Prime Minister Ingrida Šimonytė’s statement that upon feeling that the Conservatives Seimas group no longer backs her, she would question her continued leadership of the cabinet has stirred significant emotions and debate. The statement was further amplified by a significant decline in both the prime minister and the ruling bloc’s ratings. That said, experts believe this is not a real intention, TV3.lt.
What would make the prime minister step down from her office and what are the main problems for the current government? Political scientists Bernaras Ivanovas and Rima Urbonaitė spoke at the tv3.lt portal’s show Dienos Pjūvis.
Could Ingrida Šimonytė resign and leave the post of prime minister? Is it a realistic scenario?
R. Urbonaitė: I struggle to imagine such a scenario. I understand that Ingrida Šimonytė’s words that “upon losing the group’s trust, I would definitely consider a potential resignation” might have sounded like a proclamation of sorts, but on the other hand, this is absolutely logical. If you lose the trust of the party that delegated you to the position of prime minister, then you naturally and factually resign.
However, this came to be interpreted on the public domain as something of a massive upheaval. But if we were to look at the real situation, then firstly – the Conservatives lack another individual who, in my opinion, could replace and capably replace Ingrida Šimonytė. Thus, I greatly doubt that such things could be real.
I think there is a great deal of exaggeration in this because the situation is actually as follows – the situation is critical, but I earnestly doubt we can expect a replacement for Ingrida Šimonytė and see few preconditions for it for the simple reason of – who could replace her? Thus far, I see no one willing to burn up their political career, which is what would likely happen to any replacement.
Ms Rima, in terms of the Conservatives Seimas group, could it be said that the Conservatives have their own “beavers” who hamper the cabinet’s work?
[Lithuania Tribune editor’s note: “Beavers” refers to entrenched and corrupt party officials. Initially, the concept emerged to describe certain figures in a variety of parties, but predominantly the Lithuanian Social Democratic Party. The concept of “beaver” referred to the moustaches many implicated individuals sported.]
R. Urbonaitė: I believe that this is a completely natural phenomenon in politics. This is because even in the previous term, there were all sorts of things in the “Farmer” group. Disagreements occurred even between the two main leaders – Saulius Skvernelis and Ramūnas Karbauskis. Just that they would get smoothed over, but now, we see those disagreements landing under the spotlight, they are no longer hiding anything.
I think that this is also very natural that it is impossible to reach a level of absolute support because parties hold numerous personalities, which inherently pre-programmes that there will not be any deification of Šimonytė that everyone bows down to. I think that the criticism could occasionally prove helpful because if they see any weaknesses, the very same group members will probably salt the wound. I think that in politics itself, it is nothing exceptional and this is a trend we see quite often – politics is always about conflicts.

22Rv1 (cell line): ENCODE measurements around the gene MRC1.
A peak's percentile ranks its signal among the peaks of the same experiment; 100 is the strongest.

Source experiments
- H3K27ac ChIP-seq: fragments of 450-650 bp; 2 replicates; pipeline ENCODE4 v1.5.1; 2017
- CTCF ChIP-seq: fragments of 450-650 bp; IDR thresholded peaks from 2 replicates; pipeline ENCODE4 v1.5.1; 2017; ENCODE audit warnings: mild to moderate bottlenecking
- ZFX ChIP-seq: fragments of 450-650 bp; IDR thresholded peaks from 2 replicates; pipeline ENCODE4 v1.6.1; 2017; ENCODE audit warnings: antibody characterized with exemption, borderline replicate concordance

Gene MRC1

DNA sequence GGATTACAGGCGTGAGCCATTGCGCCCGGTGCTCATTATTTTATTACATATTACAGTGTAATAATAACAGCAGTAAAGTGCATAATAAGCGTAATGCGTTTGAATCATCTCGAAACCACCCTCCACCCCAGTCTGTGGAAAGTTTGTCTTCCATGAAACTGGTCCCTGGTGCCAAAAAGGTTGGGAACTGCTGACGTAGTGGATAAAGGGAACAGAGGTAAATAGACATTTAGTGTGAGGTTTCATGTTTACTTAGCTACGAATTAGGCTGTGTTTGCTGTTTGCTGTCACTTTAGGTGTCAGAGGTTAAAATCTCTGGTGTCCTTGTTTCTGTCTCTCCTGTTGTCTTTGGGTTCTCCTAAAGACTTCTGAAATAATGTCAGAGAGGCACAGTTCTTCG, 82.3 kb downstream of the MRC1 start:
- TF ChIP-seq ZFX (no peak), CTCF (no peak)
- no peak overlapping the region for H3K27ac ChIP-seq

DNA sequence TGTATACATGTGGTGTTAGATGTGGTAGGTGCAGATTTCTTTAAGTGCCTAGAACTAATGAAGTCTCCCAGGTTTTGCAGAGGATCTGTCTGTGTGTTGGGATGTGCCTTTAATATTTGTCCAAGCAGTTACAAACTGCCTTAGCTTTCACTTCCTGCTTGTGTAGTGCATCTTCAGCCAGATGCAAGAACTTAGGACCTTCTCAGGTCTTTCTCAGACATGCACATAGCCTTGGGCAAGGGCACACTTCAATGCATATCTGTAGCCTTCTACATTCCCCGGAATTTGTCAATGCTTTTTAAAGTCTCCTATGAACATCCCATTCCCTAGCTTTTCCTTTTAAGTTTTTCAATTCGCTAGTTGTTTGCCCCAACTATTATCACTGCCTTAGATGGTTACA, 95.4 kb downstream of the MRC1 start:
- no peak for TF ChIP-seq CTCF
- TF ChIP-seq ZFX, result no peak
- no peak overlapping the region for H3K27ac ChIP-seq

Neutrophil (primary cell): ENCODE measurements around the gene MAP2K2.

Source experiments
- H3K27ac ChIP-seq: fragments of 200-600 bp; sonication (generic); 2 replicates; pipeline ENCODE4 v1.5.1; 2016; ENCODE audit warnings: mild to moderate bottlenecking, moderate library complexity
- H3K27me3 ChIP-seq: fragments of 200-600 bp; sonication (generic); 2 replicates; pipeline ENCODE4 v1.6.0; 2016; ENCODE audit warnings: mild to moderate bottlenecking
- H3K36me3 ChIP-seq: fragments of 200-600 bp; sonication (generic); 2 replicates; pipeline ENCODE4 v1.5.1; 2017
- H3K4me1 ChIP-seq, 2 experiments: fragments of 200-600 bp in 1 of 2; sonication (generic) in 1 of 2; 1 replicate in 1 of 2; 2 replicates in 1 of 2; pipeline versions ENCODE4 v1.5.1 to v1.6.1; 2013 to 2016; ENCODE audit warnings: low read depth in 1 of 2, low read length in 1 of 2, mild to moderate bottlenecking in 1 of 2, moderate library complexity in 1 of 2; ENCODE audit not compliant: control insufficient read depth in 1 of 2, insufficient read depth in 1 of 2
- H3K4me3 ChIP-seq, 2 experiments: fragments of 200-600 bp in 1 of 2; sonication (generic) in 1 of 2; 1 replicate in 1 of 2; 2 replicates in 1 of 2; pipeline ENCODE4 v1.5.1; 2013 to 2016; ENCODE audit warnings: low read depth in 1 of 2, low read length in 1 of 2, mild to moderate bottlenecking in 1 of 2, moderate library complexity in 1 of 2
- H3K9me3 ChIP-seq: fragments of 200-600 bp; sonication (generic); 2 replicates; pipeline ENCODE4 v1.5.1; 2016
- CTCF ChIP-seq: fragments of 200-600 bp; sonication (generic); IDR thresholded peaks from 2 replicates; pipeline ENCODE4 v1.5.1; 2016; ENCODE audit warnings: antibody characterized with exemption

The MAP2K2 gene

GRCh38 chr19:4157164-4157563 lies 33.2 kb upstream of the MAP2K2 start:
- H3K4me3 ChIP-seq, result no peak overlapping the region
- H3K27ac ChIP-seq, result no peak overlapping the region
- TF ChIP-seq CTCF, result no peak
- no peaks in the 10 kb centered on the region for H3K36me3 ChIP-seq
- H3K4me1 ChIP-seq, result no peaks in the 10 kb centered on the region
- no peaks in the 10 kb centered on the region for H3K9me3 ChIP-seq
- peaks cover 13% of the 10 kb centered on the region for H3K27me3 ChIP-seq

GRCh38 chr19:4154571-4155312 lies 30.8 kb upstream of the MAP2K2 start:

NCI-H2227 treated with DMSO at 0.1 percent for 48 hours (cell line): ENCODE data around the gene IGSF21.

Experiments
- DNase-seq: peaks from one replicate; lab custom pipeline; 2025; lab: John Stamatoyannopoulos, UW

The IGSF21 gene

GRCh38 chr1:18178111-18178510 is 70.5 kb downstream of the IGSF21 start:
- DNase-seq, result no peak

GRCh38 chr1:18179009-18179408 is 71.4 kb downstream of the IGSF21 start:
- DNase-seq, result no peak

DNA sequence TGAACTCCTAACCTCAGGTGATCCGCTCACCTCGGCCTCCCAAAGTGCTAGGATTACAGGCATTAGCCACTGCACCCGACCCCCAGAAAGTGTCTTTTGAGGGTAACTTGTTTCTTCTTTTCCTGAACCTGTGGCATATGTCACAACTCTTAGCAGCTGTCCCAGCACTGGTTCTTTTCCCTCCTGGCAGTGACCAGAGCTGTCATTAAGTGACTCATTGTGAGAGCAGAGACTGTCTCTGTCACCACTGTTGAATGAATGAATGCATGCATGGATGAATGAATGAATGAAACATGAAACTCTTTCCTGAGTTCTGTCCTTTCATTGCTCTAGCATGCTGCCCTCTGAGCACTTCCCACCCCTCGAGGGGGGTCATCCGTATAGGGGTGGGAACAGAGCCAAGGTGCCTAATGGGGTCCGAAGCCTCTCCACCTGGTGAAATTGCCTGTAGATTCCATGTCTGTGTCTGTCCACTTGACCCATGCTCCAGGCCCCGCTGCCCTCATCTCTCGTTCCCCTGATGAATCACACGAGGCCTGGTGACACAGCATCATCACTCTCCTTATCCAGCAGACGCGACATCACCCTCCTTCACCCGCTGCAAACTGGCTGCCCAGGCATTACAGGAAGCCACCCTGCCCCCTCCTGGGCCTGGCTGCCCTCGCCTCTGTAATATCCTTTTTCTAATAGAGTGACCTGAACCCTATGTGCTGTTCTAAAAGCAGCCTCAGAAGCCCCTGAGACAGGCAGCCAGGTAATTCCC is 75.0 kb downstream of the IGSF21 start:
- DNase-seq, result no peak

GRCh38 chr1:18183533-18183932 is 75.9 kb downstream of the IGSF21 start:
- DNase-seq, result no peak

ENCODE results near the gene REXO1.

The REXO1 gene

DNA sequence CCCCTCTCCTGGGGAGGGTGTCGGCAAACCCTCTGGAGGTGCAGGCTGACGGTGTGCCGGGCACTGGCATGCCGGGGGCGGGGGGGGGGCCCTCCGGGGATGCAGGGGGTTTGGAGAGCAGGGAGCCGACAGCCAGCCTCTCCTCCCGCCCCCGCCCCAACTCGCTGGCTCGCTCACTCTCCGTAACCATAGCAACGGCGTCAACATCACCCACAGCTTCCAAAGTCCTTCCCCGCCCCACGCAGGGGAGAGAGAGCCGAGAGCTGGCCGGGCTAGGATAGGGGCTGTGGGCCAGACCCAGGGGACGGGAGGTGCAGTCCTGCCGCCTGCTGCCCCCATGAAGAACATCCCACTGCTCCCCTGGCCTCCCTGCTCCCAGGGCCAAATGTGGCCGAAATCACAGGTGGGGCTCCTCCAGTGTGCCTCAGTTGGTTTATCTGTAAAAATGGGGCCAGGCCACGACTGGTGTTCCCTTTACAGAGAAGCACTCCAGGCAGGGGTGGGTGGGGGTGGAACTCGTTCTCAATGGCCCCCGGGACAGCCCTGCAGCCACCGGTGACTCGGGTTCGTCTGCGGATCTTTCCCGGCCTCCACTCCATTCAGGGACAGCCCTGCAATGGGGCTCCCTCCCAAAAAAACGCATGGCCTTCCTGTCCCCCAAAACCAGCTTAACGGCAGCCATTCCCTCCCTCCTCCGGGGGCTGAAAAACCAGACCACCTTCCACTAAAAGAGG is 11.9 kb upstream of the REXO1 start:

The question is entirely different – how will these conflicts be resolved? This is a more complex question. Will you just scream loudly and even carry the scream out of your home or will you make use of the conflicts as a means to seek real solutions? If it is a conflict for the sake of conflict, that’s really bad. It will be interesting to see how these conflicts are resolved by the end.
Bernaras, perhaps the government is criticised without reason? Do you see any basis for the elevated levels of criticism?
B. Ivanovas: Vox Populi, Vox Dei, or so they say. The nation’s voice is always important, the most important in a democratic society. I think the core criticisms emerge because there is no plan. […] Indeed, we see the very same “Veryga-like” plan, which doesn’t work due to a simple reason – the stats don’t line up. Last spring, the statistics were of one sort and the plan of reducing restrictions, coordinating activities worked one way, but if we apply it to the current situation, it won’t function and that is quite evident.
Freezing the shopping centres is unprecedented in Europe, in the world. Realistically, no one had a quarantine like this, there were always brief reductions in restrictions and then closures again. Indeed, we are following the old and, I would say, flawed springtime example when it’s only restrictions and prohibitions, which were eventually exhausted.
And in this, I think we find distrust. To a great extent, distrust is a consequence of the same measures no longer working because the people do not believe in them. They say that it is illogical, akin to what was eventually conceded regarding the mobility restrictions.
Finally, our society is rather paternalistic. The discussions of the [Istanbul] convention, talks of partnership, they also bring some irritation. Thus, suma sumarum, I believe that everything combines to form such a negative perspective regarding the government.
Our society places great value on politicians such as Dalia Grybauskaitė where everything is in order, everyone put in their place, some shaking in their boots, some working and so on. Everything is clear, arranged and strict. There’s no particular strict line here.